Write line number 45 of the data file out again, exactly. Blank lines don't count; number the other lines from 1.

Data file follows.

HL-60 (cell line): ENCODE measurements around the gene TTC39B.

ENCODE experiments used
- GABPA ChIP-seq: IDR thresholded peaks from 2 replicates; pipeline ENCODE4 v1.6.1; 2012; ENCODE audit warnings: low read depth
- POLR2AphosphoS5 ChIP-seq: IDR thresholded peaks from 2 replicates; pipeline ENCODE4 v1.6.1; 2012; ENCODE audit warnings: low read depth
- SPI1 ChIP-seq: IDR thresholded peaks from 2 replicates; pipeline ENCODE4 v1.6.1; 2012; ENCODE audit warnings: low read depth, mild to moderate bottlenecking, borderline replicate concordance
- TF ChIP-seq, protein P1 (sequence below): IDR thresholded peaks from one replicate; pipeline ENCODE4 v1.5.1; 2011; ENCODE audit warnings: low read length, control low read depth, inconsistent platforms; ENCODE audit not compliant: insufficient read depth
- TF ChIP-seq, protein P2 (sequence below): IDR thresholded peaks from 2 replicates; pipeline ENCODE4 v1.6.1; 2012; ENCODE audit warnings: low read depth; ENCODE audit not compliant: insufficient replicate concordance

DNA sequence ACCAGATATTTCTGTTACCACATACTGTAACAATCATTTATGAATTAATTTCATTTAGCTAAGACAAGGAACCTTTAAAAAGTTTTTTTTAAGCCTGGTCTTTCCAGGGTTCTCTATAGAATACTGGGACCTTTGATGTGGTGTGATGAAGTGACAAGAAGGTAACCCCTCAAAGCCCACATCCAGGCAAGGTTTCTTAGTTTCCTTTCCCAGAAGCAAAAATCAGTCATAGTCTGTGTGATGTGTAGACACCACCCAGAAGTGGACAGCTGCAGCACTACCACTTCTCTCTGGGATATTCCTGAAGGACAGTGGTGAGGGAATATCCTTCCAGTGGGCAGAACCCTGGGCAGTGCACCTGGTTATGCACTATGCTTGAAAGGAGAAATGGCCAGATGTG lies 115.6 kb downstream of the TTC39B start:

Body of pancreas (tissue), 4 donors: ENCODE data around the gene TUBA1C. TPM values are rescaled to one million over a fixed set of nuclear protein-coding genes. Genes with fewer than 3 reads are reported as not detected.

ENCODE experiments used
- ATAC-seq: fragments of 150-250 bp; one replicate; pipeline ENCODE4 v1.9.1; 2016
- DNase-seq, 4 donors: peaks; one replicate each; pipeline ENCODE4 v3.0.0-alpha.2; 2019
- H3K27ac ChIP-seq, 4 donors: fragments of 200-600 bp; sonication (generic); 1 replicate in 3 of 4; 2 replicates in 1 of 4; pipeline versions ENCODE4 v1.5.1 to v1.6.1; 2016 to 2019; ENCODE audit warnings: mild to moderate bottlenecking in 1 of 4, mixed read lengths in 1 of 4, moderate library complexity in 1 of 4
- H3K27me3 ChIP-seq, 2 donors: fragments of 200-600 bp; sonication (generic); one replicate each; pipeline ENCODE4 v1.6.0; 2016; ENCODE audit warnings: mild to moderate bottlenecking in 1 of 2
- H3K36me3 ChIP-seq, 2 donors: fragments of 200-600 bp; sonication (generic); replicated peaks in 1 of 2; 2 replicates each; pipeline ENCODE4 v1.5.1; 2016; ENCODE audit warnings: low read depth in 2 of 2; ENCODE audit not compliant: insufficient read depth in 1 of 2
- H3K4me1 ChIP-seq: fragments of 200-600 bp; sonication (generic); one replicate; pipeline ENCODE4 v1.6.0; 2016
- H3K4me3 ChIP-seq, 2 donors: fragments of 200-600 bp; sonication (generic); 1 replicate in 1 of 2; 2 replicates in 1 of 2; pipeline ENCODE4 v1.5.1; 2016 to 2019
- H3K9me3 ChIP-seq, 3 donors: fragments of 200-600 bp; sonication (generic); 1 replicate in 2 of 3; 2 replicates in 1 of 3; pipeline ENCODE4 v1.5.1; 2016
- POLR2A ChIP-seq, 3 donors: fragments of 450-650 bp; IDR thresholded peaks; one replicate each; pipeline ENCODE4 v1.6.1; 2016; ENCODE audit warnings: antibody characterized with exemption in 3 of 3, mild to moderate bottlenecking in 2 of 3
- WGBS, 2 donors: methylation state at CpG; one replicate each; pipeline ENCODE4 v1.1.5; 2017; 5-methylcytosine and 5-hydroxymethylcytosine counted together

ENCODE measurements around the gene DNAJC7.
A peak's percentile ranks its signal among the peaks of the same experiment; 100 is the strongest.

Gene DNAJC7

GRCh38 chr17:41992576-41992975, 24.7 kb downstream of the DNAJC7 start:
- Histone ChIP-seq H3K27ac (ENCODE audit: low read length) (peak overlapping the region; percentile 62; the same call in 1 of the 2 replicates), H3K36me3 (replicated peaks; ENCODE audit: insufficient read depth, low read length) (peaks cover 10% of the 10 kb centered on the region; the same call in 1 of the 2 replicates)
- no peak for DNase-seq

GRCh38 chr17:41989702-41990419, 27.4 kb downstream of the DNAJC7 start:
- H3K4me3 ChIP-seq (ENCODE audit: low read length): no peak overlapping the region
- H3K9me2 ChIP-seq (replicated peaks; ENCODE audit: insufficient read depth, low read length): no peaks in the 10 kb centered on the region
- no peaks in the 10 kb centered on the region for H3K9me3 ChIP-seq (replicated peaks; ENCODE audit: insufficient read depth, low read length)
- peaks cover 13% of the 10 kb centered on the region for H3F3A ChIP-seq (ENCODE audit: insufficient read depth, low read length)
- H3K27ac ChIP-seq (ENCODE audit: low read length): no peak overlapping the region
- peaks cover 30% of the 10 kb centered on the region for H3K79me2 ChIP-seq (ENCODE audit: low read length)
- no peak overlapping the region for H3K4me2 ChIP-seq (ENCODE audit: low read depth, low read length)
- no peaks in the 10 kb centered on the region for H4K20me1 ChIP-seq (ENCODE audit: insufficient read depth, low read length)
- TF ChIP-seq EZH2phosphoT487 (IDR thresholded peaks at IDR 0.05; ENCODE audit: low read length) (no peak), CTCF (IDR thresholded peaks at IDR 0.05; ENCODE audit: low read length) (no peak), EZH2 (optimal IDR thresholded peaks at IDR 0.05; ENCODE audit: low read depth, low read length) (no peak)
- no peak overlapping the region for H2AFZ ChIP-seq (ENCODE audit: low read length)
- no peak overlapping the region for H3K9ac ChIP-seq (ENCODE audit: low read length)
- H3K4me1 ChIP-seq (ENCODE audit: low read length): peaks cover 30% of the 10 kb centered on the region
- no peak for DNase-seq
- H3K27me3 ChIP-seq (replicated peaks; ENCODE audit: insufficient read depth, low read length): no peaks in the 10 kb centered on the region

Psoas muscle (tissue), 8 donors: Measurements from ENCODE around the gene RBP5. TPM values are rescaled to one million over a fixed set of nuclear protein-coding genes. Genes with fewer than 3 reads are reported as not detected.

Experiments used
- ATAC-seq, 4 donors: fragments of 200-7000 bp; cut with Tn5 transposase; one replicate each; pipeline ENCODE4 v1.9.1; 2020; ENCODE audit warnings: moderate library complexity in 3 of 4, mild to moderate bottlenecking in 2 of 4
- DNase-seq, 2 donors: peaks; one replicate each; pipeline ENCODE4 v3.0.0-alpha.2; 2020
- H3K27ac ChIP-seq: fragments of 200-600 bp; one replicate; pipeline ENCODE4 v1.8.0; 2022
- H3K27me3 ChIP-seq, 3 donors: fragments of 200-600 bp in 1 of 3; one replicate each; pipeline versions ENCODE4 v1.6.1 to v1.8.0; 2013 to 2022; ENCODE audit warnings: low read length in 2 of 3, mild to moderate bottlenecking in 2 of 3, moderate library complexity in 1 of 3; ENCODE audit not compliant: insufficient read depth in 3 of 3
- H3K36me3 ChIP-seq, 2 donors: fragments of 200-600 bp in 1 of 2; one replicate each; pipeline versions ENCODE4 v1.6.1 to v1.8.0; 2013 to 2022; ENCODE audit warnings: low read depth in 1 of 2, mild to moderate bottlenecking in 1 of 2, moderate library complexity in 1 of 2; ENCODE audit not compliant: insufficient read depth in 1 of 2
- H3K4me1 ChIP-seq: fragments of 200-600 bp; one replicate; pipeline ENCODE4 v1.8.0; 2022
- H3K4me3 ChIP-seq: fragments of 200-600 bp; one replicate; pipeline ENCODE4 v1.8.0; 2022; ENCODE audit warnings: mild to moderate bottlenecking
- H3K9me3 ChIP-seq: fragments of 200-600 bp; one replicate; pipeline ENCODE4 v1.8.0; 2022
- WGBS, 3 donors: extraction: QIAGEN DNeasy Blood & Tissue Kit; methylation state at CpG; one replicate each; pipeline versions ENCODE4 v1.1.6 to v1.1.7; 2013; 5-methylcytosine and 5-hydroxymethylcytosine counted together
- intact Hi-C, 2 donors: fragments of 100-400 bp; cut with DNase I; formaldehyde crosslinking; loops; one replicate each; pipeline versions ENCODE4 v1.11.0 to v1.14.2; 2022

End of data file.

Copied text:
- DNase-seq, 2 donors: peaks; one replicate each; pipeline ENCODE4 v3.0.0-alpha.2; 2020